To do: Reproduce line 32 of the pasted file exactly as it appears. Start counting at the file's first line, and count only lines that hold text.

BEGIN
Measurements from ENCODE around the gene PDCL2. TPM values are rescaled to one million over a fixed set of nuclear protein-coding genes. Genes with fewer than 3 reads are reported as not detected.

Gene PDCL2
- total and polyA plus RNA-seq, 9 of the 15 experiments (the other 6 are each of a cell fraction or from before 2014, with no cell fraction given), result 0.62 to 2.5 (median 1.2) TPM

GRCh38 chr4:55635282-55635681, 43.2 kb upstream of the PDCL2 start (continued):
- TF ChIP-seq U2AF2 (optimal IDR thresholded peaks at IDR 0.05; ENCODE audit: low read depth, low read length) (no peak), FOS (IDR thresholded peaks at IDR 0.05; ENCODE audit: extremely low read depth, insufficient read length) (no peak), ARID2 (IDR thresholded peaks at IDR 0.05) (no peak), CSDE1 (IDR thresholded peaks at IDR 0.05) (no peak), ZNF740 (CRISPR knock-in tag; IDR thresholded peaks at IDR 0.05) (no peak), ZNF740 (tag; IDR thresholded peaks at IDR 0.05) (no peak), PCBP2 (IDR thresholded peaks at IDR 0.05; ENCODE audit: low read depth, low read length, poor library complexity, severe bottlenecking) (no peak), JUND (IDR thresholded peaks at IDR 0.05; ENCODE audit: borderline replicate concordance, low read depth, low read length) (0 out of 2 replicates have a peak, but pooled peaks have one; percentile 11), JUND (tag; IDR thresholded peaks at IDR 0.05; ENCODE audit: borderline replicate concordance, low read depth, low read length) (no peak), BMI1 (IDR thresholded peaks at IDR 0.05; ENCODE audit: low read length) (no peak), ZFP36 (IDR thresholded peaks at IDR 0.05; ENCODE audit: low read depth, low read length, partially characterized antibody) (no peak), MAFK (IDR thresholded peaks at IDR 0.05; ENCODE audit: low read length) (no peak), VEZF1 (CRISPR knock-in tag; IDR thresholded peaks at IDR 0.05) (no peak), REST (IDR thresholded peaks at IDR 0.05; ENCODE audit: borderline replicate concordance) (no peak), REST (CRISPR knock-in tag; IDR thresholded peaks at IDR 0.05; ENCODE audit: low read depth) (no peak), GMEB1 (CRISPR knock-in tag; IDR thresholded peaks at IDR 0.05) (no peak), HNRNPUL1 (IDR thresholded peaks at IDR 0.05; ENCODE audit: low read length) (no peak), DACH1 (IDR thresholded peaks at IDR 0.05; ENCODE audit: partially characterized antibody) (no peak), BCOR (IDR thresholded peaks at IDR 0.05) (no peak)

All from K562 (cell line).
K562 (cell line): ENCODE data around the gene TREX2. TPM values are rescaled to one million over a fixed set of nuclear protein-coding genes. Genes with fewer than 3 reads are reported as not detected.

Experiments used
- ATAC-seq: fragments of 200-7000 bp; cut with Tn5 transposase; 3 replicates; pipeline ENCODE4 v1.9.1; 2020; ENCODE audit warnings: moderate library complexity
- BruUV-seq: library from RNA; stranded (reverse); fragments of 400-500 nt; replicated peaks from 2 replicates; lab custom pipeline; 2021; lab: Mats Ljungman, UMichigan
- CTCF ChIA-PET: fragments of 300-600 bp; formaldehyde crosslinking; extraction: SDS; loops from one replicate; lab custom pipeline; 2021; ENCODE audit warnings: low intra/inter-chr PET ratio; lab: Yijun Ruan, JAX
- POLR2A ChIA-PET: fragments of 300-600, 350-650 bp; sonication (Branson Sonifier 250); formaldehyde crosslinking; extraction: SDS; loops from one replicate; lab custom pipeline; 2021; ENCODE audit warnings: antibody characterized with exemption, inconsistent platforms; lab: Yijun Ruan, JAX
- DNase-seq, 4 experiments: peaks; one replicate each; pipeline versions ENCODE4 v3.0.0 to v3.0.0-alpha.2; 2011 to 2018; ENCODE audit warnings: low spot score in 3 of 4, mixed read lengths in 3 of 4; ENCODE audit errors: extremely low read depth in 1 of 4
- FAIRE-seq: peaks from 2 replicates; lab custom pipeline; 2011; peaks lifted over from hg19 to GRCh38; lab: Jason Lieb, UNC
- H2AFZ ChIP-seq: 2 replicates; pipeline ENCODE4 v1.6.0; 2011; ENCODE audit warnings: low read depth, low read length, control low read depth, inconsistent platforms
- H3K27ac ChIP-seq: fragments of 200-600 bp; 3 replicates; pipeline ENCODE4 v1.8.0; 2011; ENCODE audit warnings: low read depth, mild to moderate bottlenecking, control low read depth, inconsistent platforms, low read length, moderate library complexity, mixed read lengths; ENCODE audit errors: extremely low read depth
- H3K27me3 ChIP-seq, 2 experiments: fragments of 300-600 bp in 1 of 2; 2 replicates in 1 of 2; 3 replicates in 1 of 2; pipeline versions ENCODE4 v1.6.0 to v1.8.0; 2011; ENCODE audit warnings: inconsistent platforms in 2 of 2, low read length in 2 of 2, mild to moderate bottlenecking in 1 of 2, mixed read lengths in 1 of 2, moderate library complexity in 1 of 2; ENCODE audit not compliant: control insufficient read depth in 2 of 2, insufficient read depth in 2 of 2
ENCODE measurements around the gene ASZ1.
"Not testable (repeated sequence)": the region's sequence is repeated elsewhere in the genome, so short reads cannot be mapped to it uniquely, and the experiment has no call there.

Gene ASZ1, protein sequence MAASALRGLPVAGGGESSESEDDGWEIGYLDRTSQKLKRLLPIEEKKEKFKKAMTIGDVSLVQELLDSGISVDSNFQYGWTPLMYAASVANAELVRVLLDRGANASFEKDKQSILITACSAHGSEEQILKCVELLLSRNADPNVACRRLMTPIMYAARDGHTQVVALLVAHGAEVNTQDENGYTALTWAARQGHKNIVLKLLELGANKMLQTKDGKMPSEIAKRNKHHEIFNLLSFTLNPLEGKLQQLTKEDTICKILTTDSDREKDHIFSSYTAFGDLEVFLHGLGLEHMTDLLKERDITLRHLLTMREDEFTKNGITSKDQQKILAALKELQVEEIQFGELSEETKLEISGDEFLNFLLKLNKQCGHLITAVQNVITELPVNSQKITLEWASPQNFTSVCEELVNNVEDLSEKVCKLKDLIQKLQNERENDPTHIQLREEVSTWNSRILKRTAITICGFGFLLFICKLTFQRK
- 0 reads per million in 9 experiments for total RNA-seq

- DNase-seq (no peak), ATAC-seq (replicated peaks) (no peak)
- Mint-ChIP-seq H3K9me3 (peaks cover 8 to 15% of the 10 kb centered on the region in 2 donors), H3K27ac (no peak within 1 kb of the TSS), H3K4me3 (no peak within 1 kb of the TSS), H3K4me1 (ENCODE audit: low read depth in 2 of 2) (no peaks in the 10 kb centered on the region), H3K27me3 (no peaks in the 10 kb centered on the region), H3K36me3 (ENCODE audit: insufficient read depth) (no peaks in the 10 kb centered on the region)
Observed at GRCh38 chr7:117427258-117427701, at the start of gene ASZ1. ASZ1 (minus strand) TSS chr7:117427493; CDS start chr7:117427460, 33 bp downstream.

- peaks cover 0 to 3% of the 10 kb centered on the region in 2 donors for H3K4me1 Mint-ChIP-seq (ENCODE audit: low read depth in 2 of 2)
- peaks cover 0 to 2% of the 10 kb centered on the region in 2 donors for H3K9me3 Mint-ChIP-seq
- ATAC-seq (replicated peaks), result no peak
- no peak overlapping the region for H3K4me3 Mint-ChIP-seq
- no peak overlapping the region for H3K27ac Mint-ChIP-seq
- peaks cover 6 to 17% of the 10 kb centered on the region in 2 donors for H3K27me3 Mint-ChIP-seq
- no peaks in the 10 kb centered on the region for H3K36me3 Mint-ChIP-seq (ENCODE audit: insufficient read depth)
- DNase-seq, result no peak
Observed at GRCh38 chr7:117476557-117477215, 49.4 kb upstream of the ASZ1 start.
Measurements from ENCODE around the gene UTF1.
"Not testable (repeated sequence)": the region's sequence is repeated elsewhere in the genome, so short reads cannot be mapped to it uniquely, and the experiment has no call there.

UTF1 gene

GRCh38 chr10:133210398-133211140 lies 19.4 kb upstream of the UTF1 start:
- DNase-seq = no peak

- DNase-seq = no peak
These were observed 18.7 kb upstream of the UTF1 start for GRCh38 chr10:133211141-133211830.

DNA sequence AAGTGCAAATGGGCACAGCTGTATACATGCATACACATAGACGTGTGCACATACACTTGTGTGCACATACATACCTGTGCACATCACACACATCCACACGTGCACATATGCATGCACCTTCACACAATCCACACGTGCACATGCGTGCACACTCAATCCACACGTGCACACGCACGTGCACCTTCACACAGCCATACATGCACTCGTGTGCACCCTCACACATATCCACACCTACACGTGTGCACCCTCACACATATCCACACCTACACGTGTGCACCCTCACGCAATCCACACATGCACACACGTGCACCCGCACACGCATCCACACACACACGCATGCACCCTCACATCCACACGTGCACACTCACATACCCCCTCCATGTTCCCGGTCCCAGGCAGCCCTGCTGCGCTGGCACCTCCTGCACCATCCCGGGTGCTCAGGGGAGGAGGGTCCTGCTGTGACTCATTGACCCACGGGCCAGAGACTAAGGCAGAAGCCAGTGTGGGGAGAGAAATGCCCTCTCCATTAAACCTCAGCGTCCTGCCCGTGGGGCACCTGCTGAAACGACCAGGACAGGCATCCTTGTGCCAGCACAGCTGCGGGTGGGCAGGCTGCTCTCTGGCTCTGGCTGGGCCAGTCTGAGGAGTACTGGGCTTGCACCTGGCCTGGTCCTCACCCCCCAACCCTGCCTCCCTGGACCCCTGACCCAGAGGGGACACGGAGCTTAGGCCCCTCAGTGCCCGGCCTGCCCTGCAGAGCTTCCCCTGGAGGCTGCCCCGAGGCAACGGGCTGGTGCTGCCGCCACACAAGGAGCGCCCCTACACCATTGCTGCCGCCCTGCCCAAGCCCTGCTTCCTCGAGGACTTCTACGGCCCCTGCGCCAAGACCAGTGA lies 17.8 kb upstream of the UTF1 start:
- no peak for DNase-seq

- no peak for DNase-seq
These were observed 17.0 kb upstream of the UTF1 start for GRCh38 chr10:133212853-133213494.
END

- DNase-seq, result no peak